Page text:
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“Poppy, Poppy, Poppy!” seven-year-old Kigun O’Conner sang happily, dancing in circles around his grandfather. “When will we have breeeeaaaaak-faaaast?”
“Soon as Gramma gets back,” Grandpa O’Conner wheezed lifelessly as his spectacled eyes skimmed the newspaper halfheartedly and his wizened old hand moved of its own accord to flip the page, dark veins popping out over his snow-white skin like a horde of diseased purple-blue worms. Kigun rounded in front of him again, knobby knees buckling dangerously and muscled calves rippling from the exertion, and Grandpa O’Conner reacted by shoving his generic, wide-brimmed, beige fishing cap down farther over the balding crown of his head.
Kigun halted in his dance and wobbled clumsily for a minute before righting himself, peering out of the corner of his vibrant seaweed-green eyes all the while to see whether Grandpa O’Conner would look over and watch to be sure he was okay. Grandpa O’Conner sighed and didn’t look up.
“But, Poppy….” Kigun waited for recognition, shuffling his brand-spanking-new, navy blue tennis shoes in the loose earth that had assembled in the no-man’s land between the calf-length grass that spanned the whole two acres of front lawn, and the crumbling cement sidewalk that led up to the front door of Grandpa and Grandma O’Conner’s decent-sized home.
“Go on-a frolic some-ere else,” Grandpa O’Conner murmured, garbling the words between the time they shot from the neurons of his brain to the moment that his lips parted a bare half centimeter to let the sound escape.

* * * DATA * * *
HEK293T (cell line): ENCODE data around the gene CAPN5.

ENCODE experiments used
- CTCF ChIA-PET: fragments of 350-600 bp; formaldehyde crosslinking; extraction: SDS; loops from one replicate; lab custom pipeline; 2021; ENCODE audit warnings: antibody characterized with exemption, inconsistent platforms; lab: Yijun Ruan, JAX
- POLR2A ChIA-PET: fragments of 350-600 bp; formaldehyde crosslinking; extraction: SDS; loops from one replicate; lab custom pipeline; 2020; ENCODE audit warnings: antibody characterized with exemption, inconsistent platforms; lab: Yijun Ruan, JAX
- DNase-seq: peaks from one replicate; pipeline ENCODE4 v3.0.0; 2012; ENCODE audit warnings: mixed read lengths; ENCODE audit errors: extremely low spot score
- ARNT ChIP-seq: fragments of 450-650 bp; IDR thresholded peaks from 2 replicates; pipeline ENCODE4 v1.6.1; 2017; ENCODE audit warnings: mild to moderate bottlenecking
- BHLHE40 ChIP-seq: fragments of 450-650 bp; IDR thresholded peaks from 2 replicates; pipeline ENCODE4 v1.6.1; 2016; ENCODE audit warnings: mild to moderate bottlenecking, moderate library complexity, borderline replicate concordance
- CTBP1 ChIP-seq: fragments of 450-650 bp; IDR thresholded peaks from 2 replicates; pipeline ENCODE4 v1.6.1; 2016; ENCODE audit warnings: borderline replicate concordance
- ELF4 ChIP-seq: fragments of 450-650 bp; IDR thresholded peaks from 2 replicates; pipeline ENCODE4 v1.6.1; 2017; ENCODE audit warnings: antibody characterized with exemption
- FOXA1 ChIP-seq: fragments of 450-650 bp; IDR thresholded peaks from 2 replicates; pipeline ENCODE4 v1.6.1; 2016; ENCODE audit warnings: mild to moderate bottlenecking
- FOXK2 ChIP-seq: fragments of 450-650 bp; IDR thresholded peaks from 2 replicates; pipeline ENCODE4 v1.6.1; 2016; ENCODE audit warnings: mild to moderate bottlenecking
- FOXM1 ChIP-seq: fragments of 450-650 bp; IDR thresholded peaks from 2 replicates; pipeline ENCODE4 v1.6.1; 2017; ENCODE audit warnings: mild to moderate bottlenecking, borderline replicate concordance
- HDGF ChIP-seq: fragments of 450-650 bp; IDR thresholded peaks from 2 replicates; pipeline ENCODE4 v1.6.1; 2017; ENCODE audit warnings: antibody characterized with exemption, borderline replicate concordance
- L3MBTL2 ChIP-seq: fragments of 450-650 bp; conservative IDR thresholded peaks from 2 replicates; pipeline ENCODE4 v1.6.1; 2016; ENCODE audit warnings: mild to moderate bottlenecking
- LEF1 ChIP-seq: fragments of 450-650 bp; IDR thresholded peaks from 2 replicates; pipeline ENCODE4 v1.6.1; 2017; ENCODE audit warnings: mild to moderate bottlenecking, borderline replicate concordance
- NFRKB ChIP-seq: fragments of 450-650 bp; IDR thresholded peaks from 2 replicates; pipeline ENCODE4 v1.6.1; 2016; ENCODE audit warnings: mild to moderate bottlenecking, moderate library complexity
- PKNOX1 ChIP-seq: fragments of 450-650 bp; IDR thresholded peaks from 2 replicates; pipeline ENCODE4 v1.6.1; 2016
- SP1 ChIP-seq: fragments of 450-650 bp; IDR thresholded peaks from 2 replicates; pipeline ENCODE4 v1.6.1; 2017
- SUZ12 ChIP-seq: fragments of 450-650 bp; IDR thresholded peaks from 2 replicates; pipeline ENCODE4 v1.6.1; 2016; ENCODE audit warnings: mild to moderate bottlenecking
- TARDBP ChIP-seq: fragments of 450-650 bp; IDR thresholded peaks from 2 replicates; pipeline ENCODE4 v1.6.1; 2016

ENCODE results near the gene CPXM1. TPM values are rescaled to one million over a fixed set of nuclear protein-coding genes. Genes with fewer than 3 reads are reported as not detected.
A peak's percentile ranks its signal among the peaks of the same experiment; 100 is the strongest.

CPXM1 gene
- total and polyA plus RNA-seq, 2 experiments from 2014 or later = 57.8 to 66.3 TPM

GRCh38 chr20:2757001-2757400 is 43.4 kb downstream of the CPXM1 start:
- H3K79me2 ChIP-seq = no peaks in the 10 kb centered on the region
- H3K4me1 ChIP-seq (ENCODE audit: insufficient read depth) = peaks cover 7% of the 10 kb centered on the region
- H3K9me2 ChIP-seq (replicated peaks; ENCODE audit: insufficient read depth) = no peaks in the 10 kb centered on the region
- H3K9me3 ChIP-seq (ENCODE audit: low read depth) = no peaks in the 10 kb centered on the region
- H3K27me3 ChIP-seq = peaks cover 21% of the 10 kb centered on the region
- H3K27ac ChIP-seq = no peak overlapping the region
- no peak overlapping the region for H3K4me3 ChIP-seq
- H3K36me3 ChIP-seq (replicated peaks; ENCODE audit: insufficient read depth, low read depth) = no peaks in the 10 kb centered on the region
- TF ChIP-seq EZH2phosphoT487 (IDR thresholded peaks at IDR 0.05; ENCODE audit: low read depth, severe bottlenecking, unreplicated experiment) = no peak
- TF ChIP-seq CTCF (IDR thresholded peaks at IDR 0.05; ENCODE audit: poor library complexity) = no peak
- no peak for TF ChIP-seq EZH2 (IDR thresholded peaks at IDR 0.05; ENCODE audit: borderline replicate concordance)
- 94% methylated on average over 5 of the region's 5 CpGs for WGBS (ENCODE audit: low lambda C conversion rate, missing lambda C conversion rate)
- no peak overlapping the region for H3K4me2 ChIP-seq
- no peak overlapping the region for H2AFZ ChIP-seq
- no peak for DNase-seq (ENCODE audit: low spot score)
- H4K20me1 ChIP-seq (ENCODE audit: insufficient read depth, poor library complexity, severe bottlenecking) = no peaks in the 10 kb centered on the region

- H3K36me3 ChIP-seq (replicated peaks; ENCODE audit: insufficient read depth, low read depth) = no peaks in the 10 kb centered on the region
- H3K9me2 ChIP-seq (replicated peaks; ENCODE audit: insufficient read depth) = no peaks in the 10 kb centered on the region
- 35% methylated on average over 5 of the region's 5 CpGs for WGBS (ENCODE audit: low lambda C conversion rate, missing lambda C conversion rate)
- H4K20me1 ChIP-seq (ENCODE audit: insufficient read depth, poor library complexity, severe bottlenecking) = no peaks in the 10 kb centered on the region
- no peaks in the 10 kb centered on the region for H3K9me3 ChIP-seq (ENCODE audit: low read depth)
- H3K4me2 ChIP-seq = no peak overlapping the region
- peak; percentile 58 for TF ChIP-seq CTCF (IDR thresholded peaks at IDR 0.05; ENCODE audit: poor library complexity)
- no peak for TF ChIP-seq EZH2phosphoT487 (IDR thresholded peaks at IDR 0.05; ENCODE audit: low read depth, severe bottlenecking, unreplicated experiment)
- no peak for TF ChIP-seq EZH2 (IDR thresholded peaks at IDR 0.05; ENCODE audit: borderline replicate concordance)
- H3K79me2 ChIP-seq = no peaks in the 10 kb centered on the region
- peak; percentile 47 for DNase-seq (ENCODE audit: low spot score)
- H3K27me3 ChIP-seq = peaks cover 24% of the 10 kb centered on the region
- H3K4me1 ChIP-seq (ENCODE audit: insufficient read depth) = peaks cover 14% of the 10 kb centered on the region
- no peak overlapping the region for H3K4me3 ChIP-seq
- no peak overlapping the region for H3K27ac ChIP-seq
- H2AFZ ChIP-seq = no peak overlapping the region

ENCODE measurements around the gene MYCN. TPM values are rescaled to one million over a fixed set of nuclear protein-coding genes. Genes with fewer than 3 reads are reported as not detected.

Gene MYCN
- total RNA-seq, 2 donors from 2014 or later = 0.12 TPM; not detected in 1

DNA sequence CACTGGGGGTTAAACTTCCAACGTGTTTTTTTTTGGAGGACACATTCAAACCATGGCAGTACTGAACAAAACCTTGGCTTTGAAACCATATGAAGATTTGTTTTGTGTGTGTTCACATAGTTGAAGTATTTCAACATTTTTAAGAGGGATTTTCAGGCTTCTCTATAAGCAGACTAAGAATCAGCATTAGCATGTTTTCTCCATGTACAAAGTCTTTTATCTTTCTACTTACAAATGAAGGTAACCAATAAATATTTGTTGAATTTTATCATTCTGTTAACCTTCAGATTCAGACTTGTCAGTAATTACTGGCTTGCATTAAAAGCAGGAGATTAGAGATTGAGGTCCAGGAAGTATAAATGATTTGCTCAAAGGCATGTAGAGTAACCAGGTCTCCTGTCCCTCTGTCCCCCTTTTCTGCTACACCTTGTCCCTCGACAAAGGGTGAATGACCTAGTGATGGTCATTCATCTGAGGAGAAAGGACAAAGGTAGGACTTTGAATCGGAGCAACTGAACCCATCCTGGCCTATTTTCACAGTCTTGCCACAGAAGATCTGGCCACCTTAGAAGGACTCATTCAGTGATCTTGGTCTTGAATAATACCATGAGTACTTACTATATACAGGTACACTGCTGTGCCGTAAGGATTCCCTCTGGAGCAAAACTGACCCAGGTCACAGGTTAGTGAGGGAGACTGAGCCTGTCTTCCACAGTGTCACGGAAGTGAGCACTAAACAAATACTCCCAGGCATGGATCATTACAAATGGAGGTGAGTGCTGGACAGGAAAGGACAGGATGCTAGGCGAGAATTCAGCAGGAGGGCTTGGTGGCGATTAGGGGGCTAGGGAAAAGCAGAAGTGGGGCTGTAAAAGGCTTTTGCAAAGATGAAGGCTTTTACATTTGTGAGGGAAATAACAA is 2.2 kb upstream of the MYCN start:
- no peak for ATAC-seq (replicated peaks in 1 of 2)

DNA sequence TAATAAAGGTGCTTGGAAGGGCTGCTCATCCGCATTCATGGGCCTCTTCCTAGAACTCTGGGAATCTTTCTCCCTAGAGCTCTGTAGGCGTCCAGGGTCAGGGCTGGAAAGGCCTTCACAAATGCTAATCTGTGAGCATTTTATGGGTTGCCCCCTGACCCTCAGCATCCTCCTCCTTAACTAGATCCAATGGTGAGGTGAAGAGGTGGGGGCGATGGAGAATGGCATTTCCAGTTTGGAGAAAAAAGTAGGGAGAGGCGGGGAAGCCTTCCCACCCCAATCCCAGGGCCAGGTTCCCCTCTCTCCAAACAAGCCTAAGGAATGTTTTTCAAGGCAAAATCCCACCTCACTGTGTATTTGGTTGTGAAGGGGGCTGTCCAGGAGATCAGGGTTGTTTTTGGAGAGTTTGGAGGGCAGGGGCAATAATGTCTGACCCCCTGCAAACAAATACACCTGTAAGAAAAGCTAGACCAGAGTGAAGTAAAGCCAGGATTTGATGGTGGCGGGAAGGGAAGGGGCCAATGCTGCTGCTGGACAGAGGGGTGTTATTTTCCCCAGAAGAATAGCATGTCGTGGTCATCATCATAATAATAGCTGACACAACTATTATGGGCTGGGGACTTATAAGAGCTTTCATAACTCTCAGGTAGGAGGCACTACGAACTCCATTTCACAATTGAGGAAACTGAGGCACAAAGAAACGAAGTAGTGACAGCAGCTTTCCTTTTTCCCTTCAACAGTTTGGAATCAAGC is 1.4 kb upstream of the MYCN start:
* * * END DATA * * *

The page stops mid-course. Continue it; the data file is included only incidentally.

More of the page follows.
“But I’m huuuuungry, Poppy,” Kigun whined, his young voice reaching a falsetto that served to wound Grandpa O’Conner’s delicate ears- permanently, he thought, as he tried to refocus on the small town murder that he’d been reading about. “It’s already 10:14 an-a twenty one- two- no three seconds!” Kigun informed him proudly, displaying the thick black band of his new watch right in front of his grandfather’s eyes. “Do you see that, Poppy? See that hand moving like that? Isn’t that so cool?”
Grandpa O’Conner turned another page and smoothed out the crease with one swift swipe of his wrinkled hand. “That’s so cool, Kigun.”
“You didn’t even look!” Kigun said indignantly.
“No?” Grandpa O’Conner murmured in a preoccupied manner. He reached up to take off his glasses and pinch the bridge of his nose where two little red indents had formed. Then he put the glasses back on and trailed his finger down the newspaper until he found an article that looked halfway decent- none of this stuff is gossipy enough, he figured with a sad shake of his head. Quickly, he righted his fishing cap until it was perched just so again. That’s just it, he thought. There’s just not any good gossip anymore. It’s all about nut heads that no one knows. Where are the troublemaking celebrities, for Christ’s sake? This isn’t the bible or… he couldn’t think of anything else to think so he shook his head again, and righted his cap and started reading the article so that he wouldn’t have to think.